Hyphens; or a strange line break

track and kern's picture

I have this sample from a friend who has asked me what exactly the hyphen-like character at the end of the first and fourth line is. Basically, it appears to be half of a pipe, and it extends from the baseline up to the full measure of the x-height. I tried to do some of my own research, and the only thing that came close was a Mongolian character, i have now forgotten exactly which one, that actually sits above the x-height and ascends to the full cap height. This obviously isn't a match, and now, I am just curious myself as to what this break character is, and why it was used instead of the usual hyphen.

This sample, for those of you whom may be familiar, came from the following book:

Design with Type by Carl Dair

cdair.png230.54 KB
seventy7's picture

I've never seen this character, but i have an idea why the designer used it:

Perhaps the character offers a smoother-set right edge when setting justified type. Since a hyphen is so small and thin, the right edge often looks a bit anemnic. This vertical bar adds "uniformity" to the column.

jason's picture

I would tend to agree with Roy, but I must say I find it rather frustrating when authors of typographic texts take their own books as opportunities to push unconventional typographic treatments. Most readers coming to such books are looking for instruction, and view the books in question as a sort of gospel example. Setting up line breaks like this, however clever an application it might be, just confuses those seeking knowledge of the conventions and principles of typographic design.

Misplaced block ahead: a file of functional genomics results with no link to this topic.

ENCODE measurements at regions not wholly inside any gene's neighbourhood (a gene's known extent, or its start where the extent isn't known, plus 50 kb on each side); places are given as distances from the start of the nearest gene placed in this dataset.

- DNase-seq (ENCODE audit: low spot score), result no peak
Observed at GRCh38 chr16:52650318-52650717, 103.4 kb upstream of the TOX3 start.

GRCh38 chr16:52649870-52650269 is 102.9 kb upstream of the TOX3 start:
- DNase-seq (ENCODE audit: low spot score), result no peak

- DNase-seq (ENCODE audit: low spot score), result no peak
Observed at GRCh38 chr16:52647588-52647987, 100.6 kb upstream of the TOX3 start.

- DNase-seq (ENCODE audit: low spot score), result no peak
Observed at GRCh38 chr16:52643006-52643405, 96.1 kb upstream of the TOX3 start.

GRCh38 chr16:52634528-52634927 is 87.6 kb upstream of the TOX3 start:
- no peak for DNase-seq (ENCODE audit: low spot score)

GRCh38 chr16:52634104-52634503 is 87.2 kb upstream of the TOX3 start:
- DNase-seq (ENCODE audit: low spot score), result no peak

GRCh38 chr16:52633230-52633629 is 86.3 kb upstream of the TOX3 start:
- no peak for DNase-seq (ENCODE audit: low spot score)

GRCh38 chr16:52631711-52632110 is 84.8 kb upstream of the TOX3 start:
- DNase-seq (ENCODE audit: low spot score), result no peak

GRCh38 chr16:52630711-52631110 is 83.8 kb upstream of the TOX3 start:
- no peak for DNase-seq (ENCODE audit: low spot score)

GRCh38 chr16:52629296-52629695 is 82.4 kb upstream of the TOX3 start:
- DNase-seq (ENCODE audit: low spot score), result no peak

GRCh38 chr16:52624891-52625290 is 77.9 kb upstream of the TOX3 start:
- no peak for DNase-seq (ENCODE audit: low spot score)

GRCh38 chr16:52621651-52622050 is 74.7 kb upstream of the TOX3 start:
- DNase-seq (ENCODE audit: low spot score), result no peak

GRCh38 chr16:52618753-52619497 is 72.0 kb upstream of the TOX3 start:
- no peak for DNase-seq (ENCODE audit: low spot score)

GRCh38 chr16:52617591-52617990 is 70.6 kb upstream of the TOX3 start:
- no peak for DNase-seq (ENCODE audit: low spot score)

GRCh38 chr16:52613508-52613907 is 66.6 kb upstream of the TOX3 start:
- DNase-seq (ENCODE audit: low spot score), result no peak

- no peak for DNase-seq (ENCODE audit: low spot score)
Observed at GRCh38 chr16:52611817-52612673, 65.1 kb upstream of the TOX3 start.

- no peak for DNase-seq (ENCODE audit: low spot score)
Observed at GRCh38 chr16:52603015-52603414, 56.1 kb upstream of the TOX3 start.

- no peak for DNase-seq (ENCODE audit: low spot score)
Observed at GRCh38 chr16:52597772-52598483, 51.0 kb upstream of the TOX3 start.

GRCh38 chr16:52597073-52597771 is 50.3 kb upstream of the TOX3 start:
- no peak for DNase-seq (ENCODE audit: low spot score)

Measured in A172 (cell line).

That said, given the content of the brief passage included in the graphic, perhaps Dair was simply making a visual point, drawing attention to the alternate hyphen glyph as a way of showing the difference between what a conventional hyphen can do to the right margin, and what something more unusual might do. Does he mention optical margin alignment so that right-margin hyphens extend slightly beyond the text block, thereby creating a more consistent right edge?

My point is simply that despite the fact that such an alternate hyphen glyph might address a certain issue, it does much more to confuse the reader (as your query shows) and misguide the novice typographer (who is likely to think the glyph a dotless-i or simply a typo).

track and kern's picture

Well, this is all too surprising, as I thought for sure I would see a response today that would include a specific definition of the glyph. Funny how all we have now is some more confusion, a bunch of skeptics, and a hypothesis. Everything said here is valid, and it does make for a valid argument. I did find some more sources, however none of them defined the vertical en-dash, as what I found it to be referred to as, for line breaks. I think that this character is more important for languages that read top to bottom, such as chinese. The obscure reference that I came by suggested that one should chose a typeface with a vertical en-dash when setting a language with this orientation.

timd's picture

Could it be an extreme example of a canted hyphen (5.1.4 in Bringhurst)?

track and kern's picture

You know, i thought about this at first, but it isn't canted at all, in my opinion; it is perpendicular to the baseline.

timd's picture

That's kind of what I meant when I said extreme. Ultimately it is a reader unfriendly device a gently canted hyphen partly outside (or fully) the measure would have been better if that was the effect he was trying to recommend.

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